My colleague Patrick Jenkins reported a week ago that the reforms to Britain’s banks, designed to prevent another financial disaster, may not be completed for up to eight years:
However, government officials say he may give banks several years – most likely until 2019, when the Basel III global capital regulations will have to be complied with – to adapt to the changes.
The Vickers’ report into banks is understood to endorse strict ring-fencing while giving banks a long time-frame to implement the new rules.
Perhaps unsurprisingly, this would not exactly fit in with the promise of Vince Cable, business secretary, that the changes will be carried out as quickly as possible. Read more
The week did not start well for Boris Johnson, filmed wandering around Clapham beset by angry heckling middle class voters. Was it the moment that BoJo lost his shine, as Kiran suggested a few days ago?
Friends of the London mayor admit that he was caught on the hop, holidaying with his family on the west coast of the USA, some 300 miles from the nearest airport. On returning to Britain, his Clapham walkabout was not his greatest moment. Read more
Sir Hugh Orde, the president of the Association of Chief Police Officers, rejected criticism of police tactics in this week’s disturbances last night, saying politicians were “irrelevant” when it came to discussing how best to bring rioters under control.
That’s the view shared by the force, judging by a police officer I was talking to earlier this morning. (He pointed out that many of David Cameron’s measures from yesterday are irrelevant; eg, police are already allowed to remove facemasks from youths in a riot situation, even if they are not at the actual riot.) Read more
The winning petition may have a typo in it:
‘Convicted London rioters should loose [sic] all benefits.*’
But it has passed 100,000 signatures, the government has just announced. This does not mean in itself that it will win precious Parliamentary time – that will still be decided by the backbench committee, chaired by Labour MP Natascha Engel. Obviously it has more chance than some others, however, not least as David Cameron has made approving noises (and Iain Duncan Smith is said to be keen).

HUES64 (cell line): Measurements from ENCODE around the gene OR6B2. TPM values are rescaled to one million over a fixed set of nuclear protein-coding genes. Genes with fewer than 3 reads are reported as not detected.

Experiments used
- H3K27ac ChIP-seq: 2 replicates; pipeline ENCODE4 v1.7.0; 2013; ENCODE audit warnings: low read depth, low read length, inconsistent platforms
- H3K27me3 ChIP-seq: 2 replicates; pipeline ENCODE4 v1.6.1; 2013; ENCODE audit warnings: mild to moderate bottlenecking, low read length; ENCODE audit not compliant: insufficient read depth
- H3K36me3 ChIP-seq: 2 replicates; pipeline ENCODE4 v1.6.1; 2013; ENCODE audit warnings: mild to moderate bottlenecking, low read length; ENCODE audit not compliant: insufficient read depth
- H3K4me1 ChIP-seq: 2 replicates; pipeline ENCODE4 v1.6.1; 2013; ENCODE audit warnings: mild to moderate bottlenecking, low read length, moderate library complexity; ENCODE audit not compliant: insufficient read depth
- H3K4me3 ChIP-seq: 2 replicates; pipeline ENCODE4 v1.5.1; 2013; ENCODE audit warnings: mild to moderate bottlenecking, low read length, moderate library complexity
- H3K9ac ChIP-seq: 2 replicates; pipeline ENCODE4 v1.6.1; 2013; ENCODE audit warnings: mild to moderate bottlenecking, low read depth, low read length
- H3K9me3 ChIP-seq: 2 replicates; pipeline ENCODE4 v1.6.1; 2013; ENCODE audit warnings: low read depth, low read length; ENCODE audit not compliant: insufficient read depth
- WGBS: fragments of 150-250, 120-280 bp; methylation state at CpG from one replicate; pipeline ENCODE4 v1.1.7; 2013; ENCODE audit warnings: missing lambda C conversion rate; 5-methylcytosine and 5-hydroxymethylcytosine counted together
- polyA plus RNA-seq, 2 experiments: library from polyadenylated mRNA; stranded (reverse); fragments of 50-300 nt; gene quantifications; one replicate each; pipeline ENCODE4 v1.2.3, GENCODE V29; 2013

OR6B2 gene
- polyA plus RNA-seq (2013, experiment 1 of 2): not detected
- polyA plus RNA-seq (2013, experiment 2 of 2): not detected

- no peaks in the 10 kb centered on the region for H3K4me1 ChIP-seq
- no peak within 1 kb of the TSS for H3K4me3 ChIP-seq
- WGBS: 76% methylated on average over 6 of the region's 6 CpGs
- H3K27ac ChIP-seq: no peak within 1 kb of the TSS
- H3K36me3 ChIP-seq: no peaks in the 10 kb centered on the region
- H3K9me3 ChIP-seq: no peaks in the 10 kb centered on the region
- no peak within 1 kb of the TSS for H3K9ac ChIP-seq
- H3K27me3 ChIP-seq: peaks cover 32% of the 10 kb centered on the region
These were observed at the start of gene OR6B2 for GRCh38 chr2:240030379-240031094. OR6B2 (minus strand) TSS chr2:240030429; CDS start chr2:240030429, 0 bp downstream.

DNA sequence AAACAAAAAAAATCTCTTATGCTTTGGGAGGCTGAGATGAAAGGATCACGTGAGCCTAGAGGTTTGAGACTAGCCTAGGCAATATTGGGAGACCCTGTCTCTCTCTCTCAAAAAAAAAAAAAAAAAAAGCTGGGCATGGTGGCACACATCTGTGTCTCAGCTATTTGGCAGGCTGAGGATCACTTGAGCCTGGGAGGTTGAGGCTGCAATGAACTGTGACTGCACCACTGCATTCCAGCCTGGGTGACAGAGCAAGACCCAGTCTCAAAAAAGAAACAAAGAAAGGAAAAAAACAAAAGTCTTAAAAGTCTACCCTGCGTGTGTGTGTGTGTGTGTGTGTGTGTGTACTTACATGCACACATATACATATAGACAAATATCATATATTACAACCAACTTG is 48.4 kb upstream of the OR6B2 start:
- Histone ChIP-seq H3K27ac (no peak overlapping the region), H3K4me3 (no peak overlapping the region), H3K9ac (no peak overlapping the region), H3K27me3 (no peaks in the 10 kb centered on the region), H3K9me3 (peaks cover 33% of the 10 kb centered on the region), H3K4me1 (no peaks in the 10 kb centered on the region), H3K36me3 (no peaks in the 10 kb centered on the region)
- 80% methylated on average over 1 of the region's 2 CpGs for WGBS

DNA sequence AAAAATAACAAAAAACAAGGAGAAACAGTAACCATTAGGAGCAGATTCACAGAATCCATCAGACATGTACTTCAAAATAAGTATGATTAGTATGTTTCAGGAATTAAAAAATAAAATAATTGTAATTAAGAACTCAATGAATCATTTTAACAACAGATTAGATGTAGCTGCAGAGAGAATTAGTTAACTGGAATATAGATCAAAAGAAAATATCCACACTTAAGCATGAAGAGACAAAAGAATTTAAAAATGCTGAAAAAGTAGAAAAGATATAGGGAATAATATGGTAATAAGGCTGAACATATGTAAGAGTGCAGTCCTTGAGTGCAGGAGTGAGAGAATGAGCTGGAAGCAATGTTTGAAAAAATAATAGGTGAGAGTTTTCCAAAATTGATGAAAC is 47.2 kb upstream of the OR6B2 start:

Here is our news story about the petition, with details of other petitions which have rather lagged behind.
It’s worth pointing out that those sent to jail already lose benefits; this would only apply to those who are convicted but not imprisoned. Read more
Sir Mervyn King, governor of the Bank of England, said yesterday that it was too early to say whether the riots would have any tangible negative effect on the economy. (The question came as he downgraded the Bank’s economic forecast for the year.) Nor will the Treasury aide I spoke to this morning be drawn on the issue.
That doesn’t mean it is not to early to raise the suggestion, however. Read more
Today is a difficult day for Ed Miliband and the Labour party. Which way do they tack on the issue of riots?
Ed’s instincts are to examine the social causes for the disorder, and tackle its root causes. But he knows the public might see that as excusing criminal behaviour, so he has to tread a fine line, especially if he wants to distance himself in part from the government.
His speech started in a moderate tone, welcoming the prime minister’s speech and thanking the Speaker for recalling parliament. This is a tactic he has used effectively in recent months, starting consensually before working himself to a rousing and more combative finish. Read more
David Cameron is making his statement now. His main promises:
* Police: Increased police presence will remain until the weekend.
* Army: The army will not be used to tackle rioters. But soldiers could be brought in to help the police with everyday jobs, freeing up police for “frontline” duties
* Face masks: At present people can only be asked to remove masks in certain areas and for a limited time. That will change so police can ask people to remove masks “where there is reasonable suspicion that they are related to criminal activity“. It is likely that the government will amend existing legislation.
* Communication networks: They could be closed down (presumably on a localised basis) where there are suspicions that they are being used to faciliate criminal activity. The government admits that this is still tentative; there will be talks between police and Read more
It may be the dead of August, but the worst riots London has seen in over two decades has awoken MPs from their summer lethargy as they prepare to descend on Westminister tomorrow for an emergency debate. Taking a lead from David Cameron, Theresa May and Boris Johnson, some are even cutting short their holidays to come back.
And one airline is taking its civic duty in this respect very seriously: step forward EasyJet. It may not be known for its customer service — my recent trip to Barcelona via Luton airport was pretty dreadful — but the airline has taken on this particular task with gusto, setting up a helpline dedicated to flying MPs home. The airline tells my colleague Mark Odell that it decided to set up the service after three MPs contacted the company on Tuesday within an hour of Cameron’s historic parliamentary recall — his second in two months. It says so far 60-70 MPs have got in touch.